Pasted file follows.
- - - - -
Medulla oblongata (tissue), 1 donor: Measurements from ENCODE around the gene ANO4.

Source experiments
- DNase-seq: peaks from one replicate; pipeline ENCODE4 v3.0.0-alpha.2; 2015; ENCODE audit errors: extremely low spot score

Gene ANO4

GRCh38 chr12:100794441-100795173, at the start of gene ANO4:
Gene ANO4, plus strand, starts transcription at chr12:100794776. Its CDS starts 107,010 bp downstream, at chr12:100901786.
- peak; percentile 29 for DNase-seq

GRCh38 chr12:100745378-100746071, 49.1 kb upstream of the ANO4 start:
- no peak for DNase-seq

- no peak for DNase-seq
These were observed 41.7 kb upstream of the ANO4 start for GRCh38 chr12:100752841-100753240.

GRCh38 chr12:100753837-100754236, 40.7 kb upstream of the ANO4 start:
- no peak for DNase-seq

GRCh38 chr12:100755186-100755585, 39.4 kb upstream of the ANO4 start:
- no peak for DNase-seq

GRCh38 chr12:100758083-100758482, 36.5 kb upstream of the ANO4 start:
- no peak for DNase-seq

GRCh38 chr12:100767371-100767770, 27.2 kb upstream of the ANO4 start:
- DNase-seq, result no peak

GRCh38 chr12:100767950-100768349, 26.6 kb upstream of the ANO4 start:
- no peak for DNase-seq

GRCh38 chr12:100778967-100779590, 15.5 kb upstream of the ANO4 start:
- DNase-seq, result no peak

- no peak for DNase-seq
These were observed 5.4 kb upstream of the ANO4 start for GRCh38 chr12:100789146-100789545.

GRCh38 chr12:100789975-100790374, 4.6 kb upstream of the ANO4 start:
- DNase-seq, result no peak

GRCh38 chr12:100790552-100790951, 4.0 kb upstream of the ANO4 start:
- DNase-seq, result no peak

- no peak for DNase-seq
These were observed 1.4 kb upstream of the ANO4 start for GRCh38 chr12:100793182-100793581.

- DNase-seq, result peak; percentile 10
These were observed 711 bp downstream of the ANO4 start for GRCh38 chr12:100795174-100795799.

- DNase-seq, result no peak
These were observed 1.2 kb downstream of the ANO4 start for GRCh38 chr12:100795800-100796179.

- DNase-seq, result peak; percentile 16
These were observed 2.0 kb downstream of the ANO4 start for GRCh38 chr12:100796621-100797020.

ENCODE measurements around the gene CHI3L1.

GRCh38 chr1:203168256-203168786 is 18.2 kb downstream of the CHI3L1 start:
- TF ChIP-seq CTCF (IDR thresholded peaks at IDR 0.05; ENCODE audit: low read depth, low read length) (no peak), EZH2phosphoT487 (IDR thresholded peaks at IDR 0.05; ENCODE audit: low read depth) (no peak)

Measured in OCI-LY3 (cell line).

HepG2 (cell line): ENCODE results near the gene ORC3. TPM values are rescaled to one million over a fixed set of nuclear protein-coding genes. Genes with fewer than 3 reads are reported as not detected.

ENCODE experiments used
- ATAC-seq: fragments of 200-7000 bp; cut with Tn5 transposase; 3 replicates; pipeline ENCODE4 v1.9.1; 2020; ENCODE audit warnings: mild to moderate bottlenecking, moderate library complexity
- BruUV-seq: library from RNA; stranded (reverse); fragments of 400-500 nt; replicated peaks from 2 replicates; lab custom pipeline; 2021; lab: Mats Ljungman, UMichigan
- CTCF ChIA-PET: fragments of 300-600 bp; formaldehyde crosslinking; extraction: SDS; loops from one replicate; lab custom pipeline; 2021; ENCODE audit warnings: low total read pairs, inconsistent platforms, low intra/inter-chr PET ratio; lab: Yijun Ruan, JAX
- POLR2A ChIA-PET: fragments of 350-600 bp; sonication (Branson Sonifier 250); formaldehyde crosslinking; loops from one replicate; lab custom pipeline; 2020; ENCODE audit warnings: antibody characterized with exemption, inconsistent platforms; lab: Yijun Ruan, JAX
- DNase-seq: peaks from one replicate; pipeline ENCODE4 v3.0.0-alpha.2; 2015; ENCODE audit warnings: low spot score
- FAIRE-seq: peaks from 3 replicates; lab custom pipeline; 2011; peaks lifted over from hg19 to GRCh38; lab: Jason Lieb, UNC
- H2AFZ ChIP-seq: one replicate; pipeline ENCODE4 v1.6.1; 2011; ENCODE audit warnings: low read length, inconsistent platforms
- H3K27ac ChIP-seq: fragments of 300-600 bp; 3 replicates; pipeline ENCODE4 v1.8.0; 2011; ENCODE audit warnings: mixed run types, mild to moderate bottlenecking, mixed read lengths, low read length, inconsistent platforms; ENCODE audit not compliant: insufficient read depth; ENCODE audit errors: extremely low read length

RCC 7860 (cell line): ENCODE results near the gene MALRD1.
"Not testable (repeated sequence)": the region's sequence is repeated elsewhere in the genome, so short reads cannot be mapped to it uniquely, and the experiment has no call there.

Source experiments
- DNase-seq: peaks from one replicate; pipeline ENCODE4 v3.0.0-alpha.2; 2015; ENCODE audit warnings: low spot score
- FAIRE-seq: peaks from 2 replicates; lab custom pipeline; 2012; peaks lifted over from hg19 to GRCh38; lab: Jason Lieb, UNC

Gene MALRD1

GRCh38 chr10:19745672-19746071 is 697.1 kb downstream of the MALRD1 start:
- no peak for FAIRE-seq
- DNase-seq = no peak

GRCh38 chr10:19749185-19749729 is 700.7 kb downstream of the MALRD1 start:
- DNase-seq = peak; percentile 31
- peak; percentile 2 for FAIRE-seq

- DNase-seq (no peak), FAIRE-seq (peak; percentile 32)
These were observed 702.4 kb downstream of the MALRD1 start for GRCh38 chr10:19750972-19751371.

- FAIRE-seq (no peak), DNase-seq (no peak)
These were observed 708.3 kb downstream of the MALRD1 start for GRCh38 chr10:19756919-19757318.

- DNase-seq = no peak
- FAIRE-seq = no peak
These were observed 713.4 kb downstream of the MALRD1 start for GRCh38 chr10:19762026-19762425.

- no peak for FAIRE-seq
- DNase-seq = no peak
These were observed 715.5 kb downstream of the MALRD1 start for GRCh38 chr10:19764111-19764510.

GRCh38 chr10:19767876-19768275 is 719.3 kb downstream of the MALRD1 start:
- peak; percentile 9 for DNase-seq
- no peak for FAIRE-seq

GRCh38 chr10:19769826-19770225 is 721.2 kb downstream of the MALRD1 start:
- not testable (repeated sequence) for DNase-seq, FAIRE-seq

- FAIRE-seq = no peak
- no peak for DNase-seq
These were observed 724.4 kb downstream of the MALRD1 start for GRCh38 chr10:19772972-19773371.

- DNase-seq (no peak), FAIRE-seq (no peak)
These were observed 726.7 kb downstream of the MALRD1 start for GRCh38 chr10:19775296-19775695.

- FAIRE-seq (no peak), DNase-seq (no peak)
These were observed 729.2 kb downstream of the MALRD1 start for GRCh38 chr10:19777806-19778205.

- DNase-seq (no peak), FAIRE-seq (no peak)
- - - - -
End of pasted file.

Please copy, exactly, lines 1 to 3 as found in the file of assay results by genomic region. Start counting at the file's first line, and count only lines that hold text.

Medulla oblongata (tissue), 1 donor: Measurements from ENCODE around the gene ANO4.

Source experiments
- DNase-seq: peaks from one replicate; pipeline ENCODE4 v3.0.0-alpha.2; 2015; ENCODE audit errors: extremely low spot score